Lithuania's laser focus attracts new investment.
Lithuania is flexing its muscles as a small but potent technology hub. Tonbo Imaging, an India-based developer of advanced imaging and sensor systems, has selected Kaunas, Lithuania, to establish a development center. The new facility will create 50 specialist jobs and boost the Eastern European country’s credentials in photonics: the science and technology of light, including light generation through lasers.
In fact, Lithuania is well-established in the field, which its research institutions have been studying for more than 50 years, and continues to build on its strength through strong programs in physics and engineering. Every sixth student in Lithuania studies either physics, engineering or computer science. According to the IMD World Competitiveness Yearbook 2017, Lithuania ranks second globally in technical skills prevalence.
Lithuanian companies, both new and mature, make up the core of the local laser industry, notes Virginijus Sinkeviius, Lithuania’s minister of economy. “If we look at the current ecosystem,” he says, “we also see a strong synergy of these businesses working in such fields as short and ultrashort pulse lasers and optomechanical components with the physics departments of the main Lithuanian universities and other research bodies.”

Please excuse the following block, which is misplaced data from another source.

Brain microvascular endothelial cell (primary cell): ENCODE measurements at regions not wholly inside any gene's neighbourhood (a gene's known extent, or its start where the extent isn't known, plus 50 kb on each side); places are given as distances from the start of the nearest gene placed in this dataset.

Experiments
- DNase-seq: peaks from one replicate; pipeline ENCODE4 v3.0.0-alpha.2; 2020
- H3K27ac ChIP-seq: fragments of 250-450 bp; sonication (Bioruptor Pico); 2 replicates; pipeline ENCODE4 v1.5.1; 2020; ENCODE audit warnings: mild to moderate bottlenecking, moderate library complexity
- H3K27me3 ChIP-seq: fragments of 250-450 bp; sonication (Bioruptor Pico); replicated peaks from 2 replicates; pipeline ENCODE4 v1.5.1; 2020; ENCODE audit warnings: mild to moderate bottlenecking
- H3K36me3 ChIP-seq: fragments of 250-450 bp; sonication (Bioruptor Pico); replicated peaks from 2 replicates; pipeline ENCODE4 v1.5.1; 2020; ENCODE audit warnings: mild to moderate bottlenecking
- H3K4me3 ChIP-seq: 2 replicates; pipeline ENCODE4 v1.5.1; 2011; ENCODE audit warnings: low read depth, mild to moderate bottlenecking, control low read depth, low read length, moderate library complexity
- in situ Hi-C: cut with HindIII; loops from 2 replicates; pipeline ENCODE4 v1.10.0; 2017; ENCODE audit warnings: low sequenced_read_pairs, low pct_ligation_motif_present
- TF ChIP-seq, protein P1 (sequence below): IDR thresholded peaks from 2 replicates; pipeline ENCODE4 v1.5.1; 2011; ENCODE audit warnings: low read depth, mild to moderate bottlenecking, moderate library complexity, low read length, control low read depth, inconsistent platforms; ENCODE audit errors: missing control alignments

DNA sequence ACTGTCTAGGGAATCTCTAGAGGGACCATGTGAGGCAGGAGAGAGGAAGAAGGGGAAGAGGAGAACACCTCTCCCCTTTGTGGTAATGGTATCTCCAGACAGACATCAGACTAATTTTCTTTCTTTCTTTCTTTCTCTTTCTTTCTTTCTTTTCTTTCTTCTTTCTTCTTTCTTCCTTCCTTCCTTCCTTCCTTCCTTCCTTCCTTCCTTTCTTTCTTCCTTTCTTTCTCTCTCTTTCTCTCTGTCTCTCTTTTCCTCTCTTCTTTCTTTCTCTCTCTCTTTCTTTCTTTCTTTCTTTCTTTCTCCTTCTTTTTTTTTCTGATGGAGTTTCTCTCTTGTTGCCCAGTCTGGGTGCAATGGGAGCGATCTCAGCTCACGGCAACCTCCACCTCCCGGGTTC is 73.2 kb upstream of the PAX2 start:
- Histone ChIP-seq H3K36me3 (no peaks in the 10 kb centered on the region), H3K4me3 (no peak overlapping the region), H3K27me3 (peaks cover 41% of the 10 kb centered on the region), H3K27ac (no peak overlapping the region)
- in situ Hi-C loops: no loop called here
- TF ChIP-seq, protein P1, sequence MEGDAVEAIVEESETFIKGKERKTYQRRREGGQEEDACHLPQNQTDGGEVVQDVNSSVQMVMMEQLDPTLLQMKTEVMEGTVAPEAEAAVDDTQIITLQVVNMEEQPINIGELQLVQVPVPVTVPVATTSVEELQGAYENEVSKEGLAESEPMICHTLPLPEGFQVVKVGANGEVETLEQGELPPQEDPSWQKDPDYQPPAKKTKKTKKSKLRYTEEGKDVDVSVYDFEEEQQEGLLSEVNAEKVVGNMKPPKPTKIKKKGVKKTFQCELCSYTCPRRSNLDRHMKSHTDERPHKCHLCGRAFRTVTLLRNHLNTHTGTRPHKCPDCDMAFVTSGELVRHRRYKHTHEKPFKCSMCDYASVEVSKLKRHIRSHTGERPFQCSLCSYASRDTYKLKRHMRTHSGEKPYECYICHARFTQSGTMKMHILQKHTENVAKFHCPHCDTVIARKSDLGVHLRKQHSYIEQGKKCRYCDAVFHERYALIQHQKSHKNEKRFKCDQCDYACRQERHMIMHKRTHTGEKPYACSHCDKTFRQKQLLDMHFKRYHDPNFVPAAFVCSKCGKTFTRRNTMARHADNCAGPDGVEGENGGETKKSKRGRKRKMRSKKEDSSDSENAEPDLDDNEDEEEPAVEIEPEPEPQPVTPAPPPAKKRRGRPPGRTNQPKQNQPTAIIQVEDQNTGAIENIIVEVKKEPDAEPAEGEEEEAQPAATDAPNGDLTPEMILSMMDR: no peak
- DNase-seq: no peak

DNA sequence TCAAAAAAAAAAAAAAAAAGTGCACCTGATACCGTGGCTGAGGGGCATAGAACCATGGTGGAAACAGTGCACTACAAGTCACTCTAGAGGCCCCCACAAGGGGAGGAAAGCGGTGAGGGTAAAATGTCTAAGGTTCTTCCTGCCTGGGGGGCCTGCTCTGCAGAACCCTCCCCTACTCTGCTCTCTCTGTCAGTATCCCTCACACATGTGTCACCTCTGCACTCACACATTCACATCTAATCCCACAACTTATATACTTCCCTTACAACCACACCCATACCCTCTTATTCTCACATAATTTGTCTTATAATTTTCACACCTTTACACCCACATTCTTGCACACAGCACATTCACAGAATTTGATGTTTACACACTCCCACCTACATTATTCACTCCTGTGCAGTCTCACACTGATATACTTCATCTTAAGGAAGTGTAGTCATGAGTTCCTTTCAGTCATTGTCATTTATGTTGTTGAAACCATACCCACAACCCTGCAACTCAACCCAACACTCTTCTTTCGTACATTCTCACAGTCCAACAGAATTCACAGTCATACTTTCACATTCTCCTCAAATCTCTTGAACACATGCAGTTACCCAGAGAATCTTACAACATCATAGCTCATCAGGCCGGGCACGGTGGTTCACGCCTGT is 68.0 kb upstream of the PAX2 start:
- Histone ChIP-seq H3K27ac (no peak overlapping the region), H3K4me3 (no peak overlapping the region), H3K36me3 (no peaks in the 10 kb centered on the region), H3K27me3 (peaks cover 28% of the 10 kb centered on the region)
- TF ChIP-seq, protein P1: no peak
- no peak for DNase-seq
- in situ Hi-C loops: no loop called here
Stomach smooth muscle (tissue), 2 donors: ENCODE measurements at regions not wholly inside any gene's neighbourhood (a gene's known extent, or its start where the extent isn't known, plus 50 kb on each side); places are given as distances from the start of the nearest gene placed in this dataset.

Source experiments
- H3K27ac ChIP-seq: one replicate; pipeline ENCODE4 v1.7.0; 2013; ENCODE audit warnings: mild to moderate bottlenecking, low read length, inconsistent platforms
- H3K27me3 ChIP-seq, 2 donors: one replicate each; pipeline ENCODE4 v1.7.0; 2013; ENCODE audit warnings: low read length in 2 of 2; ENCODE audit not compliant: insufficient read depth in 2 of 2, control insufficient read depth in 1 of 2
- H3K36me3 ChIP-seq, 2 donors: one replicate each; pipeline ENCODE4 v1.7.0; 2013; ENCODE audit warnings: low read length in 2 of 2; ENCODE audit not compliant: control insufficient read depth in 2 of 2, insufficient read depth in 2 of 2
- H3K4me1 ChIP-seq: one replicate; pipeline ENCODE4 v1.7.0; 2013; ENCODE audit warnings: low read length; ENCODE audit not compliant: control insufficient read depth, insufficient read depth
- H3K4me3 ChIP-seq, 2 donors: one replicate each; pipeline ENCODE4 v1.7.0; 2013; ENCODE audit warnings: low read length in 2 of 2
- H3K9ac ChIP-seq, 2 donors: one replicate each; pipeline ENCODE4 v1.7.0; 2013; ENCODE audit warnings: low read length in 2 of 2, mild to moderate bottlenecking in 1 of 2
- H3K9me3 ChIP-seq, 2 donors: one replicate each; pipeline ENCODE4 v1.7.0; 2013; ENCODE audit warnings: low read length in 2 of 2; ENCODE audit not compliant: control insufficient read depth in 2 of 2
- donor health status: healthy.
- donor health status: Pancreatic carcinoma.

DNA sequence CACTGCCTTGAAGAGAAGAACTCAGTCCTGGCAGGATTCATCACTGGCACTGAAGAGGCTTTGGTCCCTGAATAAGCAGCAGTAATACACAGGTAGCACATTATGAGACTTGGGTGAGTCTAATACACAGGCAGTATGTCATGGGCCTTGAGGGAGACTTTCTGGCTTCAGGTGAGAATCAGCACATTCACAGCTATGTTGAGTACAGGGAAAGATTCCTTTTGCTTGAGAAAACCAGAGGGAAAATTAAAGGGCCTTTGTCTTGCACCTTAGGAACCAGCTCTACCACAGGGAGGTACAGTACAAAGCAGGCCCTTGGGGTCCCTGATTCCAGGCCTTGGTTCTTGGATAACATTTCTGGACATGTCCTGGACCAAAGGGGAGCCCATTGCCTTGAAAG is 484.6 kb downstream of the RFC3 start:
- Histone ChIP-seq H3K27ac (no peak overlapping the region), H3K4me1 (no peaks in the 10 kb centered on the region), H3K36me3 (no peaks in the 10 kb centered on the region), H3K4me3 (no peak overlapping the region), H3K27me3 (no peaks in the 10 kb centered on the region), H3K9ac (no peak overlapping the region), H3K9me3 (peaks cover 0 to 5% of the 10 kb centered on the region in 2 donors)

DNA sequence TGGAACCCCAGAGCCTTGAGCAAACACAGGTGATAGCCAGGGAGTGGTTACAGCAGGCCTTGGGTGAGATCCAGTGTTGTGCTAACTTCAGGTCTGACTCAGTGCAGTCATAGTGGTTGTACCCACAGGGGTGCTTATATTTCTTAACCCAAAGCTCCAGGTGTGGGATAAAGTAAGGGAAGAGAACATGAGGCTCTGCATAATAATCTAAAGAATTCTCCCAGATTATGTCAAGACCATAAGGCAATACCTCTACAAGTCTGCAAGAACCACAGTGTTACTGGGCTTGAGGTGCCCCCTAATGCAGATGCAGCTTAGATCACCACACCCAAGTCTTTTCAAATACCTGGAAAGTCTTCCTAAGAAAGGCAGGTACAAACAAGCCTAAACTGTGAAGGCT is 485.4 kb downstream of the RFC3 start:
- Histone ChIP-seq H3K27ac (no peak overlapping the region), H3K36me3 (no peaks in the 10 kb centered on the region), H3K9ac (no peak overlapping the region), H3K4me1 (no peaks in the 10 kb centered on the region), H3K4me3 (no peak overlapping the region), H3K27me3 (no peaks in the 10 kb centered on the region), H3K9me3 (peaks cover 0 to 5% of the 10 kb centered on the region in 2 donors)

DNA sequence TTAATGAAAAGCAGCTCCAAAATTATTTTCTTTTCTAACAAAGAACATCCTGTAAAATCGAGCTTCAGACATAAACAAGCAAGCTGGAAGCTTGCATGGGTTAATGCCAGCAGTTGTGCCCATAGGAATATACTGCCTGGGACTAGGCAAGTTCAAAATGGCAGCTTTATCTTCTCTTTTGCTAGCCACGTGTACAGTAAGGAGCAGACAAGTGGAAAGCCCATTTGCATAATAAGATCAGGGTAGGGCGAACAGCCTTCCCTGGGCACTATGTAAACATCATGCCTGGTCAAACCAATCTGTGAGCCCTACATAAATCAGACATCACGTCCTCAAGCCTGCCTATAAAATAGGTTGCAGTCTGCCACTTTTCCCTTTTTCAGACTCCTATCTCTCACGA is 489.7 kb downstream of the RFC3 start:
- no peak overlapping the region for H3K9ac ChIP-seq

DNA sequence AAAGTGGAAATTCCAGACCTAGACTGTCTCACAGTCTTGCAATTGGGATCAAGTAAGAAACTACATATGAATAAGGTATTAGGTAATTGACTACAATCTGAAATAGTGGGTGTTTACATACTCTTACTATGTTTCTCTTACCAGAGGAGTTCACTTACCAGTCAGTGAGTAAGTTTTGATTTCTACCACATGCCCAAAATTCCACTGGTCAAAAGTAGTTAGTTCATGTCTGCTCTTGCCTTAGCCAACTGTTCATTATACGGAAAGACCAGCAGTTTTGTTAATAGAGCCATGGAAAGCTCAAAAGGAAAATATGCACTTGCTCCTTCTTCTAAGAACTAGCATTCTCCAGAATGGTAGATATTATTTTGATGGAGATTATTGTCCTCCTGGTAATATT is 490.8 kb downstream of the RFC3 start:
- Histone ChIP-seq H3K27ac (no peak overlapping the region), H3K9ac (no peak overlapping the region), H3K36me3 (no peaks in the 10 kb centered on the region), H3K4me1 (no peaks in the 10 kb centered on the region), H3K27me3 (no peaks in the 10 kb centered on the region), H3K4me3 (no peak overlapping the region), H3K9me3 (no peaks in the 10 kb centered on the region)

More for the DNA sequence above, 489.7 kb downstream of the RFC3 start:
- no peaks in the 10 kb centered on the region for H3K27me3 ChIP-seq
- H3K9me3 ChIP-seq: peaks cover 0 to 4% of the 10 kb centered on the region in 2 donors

More than 80% of Lithuania’s photonics products are exported, primarily to Europe, the US and Asia; customers of Lithuanian laser manufacturers include NATO and the US Department of Defense.
Nine out of 10 lasers used in universities around the world are made in Lithuania, Sinkeviius says, by Lithuanian companies such as Altechna, Light Conversion and Brolis. “Foreign direct investment projects in the field are still rather rare,” he adds. “The decision of Tonbo Imaging to set up in Lithuania is a signal to the global industry that the country’s photonics cluster can accommodate more outside players.”
The new investment may therefore augur a broadening of Lithuania’s high-tech industry. “Impact will be seen in other fields as well,” Sinkeviius says.